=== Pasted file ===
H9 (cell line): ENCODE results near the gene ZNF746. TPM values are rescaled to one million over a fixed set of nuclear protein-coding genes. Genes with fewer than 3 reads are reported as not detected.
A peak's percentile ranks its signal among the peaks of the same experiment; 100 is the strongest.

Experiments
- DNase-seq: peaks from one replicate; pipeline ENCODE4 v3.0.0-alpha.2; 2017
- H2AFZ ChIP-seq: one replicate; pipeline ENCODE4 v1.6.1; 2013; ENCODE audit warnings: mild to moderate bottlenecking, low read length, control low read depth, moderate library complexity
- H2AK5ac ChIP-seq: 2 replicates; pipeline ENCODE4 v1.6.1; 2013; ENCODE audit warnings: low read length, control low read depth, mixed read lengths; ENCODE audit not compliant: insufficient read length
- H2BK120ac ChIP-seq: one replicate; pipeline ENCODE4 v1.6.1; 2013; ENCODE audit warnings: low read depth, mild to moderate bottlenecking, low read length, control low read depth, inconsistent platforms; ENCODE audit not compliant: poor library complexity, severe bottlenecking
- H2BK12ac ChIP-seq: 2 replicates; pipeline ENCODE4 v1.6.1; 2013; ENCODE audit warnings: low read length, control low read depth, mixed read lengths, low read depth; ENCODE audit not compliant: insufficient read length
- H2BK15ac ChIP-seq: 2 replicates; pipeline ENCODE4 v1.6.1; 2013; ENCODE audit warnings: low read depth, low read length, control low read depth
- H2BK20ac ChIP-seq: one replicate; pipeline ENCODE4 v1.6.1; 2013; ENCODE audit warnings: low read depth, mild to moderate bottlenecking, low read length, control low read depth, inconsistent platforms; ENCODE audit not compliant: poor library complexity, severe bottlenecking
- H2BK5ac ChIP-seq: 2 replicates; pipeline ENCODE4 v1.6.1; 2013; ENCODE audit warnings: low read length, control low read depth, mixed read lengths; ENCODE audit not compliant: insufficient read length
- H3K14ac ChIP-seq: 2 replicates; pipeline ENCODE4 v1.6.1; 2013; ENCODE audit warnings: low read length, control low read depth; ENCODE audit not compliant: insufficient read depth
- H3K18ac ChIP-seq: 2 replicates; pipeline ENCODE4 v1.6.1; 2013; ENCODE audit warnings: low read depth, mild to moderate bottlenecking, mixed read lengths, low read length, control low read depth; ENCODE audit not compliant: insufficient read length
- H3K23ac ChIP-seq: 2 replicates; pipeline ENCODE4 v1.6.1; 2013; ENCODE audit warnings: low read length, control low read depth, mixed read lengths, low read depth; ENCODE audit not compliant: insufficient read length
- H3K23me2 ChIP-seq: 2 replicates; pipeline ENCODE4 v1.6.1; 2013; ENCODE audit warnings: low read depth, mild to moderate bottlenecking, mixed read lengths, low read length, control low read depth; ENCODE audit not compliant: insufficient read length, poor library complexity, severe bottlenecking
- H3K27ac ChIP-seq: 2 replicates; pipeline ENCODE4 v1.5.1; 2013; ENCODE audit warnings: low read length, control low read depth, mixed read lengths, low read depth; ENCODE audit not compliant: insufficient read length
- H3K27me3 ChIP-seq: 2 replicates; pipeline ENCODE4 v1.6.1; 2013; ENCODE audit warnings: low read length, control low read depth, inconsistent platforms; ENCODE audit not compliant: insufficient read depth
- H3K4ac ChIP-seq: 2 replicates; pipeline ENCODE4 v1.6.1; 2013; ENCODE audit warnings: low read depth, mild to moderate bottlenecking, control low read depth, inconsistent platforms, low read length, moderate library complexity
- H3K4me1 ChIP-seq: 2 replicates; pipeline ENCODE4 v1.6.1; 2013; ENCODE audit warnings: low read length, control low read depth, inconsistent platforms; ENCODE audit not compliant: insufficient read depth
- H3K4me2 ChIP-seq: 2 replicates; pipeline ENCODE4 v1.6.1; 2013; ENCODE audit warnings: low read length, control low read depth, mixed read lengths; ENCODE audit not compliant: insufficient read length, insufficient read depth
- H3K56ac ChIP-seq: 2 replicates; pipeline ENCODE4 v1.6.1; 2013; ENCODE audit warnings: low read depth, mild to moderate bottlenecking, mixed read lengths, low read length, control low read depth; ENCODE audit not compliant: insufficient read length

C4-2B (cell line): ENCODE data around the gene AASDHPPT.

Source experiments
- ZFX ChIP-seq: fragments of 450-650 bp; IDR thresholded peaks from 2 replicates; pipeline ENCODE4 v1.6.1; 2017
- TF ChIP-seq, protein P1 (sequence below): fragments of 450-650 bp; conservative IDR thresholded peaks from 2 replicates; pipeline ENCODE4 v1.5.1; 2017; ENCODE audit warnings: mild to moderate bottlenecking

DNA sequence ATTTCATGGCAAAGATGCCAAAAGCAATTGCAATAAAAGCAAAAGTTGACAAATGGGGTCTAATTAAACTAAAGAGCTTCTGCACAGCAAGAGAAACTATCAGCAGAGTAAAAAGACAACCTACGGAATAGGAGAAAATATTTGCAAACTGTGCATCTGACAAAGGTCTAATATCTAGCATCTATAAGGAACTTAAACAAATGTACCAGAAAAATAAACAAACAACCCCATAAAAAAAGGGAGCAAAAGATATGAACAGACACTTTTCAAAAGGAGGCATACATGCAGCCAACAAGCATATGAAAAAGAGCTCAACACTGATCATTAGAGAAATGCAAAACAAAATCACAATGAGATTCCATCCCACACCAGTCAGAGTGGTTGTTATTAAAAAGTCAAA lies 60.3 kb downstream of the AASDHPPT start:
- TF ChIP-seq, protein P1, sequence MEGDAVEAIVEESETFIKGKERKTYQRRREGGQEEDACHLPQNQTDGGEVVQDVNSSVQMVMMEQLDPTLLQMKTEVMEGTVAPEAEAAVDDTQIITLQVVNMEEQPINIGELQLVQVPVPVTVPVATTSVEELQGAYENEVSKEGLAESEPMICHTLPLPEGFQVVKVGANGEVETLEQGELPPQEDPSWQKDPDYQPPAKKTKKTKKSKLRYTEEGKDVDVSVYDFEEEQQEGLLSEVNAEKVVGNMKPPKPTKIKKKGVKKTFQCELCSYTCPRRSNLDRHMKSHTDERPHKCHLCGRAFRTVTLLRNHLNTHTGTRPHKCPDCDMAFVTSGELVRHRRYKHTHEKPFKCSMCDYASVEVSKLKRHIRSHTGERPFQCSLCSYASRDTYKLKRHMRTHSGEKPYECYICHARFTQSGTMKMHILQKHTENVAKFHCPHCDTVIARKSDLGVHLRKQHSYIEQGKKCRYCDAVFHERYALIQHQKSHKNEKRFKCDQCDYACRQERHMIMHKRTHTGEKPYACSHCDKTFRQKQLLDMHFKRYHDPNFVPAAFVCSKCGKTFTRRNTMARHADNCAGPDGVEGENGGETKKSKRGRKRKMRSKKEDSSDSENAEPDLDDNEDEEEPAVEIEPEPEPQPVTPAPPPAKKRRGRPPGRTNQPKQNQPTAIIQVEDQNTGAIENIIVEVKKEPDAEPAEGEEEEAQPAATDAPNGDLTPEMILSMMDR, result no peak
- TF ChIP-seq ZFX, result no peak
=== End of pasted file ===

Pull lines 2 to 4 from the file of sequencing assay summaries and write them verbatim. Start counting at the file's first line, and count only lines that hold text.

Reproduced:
A peak's percentile ranks its signal among the peaks of the same experiment; 100 is the strongest.

Experiments
- DNase-seq: peaks from one replicate; pipeline ENCODE4 v3.0.0-alpha.2; 2017